- Caregivers (e.g., physicians, dentists, psychologists, mid-level practitioners, nurses and assistants, infection control and quality assurance personnel, pharmacists, physical and occupational therapists and assistants, social workers, speech pathologists and diagnostic and therapeutic technicians and technologists)
- Hospital and laboratory personnel (including accounting, administrative, admitting and discharge, engineering, epidemiological, source plasma and blood donation, food service, housekeeping, medical records, information technology and operational technology, nutritionists, sanitarians, respiratory therapists, etc.)
- Workers in other medical facilities (including Ambulatory Health and Surgical, Blood Banks, Clinics, Community Mental Health, Comprehensive Outpatient rehabilitation, End Stage Renal Disease, Health Departments, Home Health care, Hospices, Hospitals, Long Term Care, Organ Pharmacies, Procurement Organizations, Psychiatric Residential, Rural Health Clinics and Federally Qualified Health Centers)
- Manufacturers, technicians, logistics and warehouse operators, and distributors of medical equipment, personal protective equipment (PPE), medical gases, pharmaceuticals, blood and blood products, vaccines, testing materials, laboratory supplies, cleaning, sanitizing, disinfecting or sterilization supplies, and tissue and paper towel products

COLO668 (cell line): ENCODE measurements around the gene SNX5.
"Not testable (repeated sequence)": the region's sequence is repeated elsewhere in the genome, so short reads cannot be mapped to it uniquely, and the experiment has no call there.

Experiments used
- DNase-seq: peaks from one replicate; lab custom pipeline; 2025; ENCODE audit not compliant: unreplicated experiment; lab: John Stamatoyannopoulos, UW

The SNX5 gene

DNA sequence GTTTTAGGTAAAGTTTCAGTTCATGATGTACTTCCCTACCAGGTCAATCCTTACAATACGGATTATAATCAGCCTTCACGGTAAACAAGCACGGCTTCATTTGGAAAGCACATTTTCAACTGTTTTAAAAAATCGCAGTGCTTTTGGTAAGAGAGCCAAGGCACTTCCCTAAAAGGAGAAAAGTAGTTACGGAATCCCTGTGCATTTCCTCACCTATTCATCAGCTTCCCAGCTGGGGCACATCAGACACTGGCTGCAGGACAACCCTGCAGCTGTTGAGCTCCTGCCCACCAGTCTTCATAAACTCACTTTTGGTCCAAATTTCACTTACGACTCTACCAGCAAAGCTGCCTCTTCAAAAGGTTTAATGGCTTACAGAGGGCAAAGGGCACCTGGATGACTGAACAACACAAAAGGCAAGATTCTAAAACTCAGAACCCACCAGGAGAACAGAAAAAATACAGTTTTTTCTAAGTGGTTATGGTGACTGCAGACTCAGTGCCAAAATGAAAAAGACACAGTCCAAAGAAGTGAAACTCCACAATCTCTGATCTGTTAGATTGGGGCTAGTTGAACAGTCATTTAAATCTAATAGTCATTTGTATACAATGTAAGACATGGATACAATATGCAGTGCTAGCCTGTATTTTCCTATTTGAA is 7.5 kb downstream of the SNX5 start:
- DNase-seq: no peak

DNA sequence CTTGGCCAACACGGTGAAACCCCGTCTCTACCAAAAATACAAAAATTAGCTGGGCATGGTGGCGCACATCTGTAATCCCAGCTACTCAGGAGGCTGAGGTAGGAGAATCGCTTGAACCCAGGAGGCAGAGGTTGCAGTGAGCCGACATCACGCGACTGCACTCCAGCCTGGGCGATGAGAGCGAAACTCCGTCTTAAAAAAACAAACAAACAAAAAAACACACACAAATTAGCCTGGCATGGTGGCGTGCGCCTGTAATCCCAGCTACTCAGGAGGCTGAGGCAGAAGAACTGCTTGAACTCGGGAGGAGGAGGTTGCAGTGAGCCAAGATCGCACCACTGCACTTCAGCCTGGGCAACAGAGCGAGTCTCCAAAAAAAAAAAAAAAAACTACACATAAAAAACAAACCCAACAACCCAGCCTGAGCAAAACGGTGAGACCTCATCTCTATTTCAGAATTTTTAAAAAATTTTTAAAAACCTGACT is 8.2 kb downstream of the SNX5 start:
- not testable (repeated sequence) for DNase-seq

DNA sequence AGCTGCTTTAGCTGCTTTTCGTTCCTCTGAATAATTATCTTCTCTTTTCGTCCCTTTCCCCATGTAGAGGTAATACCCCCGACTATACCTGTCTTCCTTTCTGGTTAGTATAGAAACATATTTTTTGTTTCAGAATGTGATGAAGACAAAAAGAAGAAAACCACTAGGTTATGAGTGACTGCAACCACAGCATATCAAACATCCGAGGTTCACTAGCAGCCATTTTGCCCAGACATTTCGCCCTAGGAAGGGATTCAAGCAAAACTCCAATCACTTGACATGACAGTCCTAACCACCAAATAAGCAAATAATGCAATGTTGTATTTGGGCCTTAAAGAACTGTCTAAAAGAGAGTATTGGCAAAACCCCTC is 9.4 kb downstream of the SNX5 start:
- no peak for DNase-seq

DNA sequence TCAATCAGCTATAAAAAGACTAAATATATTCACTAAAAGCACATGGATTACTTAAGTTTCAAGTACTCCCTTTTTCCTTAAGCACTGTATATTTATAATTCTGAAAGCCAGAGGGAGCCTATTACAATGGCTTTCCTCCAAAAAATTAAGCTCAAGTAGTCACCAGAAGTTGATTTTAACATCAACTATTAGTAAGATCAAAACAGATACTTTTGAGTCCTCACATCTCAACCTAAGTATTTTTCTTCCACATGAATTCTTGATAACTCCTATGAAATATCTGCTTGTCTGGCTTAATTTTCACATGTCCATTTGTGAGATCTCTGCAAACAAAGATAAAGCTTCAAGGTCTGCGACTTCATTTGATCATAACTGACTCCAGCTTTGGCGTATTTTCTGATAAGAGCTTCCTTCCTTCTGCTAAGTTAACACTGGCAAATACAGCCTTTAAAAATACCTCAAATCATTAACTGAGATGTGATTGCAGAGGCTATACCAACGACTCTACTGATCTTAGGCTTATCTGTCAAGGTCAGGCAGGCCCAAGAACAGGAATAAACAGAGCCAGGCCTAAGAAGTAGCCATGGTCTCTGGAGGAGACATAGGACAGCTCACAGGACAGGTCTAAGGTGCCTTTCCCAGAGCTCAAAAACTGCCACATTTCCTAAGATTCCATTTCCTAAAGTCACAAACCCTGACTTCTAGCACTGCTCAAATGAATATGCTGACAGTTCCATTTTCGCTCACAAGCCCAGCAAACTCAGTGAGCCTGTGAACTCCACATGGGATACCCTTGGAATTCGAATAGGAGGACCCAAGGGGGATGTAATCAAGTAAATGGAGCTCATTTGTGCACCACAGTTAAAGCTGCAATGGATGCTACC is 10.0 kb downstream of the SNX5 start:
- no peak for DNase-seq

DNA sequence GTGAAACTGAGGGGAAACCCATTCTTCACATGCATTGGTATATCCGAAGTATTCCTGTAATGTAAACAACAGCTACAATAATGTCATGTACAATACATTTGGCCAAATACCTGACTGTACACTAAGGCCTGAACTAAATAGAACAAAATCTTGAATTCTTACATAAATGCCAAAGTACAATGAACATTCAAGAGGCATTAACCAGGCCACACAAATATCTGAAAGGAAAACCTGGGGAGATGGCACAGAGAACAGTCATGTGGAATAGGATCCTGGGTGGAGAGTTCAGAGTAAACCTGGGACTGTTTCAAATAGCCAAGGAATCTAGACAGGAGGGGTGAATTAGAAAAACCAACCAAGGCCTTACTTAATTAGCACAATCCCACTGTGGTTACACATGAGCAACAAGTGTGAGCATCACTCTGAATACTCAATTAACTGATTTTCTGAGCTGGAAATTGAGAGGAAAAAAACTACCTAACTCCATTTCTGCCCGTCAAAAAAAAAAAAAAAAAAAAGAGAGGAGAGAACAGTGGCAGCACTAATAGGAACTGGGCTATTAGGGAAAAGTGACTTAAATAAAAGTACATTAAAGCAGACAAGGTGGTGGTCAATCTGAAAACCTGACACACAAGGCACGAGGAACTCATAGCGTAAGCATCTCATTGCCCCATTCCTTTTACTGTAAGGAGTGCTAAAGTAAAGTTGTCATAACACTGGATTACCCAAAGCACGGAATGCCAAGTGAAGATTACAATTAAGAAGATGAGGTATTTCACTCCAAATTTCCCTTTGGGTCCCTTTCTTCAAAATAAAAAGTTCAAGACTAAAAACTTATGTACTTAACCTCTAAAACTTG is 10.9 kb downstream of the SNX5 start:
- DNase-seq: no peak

- Public health / community health workers, including those who compile, model, analyze and communicate public health information
- Blood and plasma donors and the employees of the organizations that operate and manage related activities
- Workers that manage health plans, billing, and health information, who cannot practically work remotely
- Workers who conduct community-based public health functions, conducting epidemiologic surveillance, compiling, analyzing and communicating public health information, who cannot practically work remotely
- Workers performing cybersecurity functions at healthcare and public health facilities, who cannot practically work remotely
- Workers conducting research critical to COVID-19 response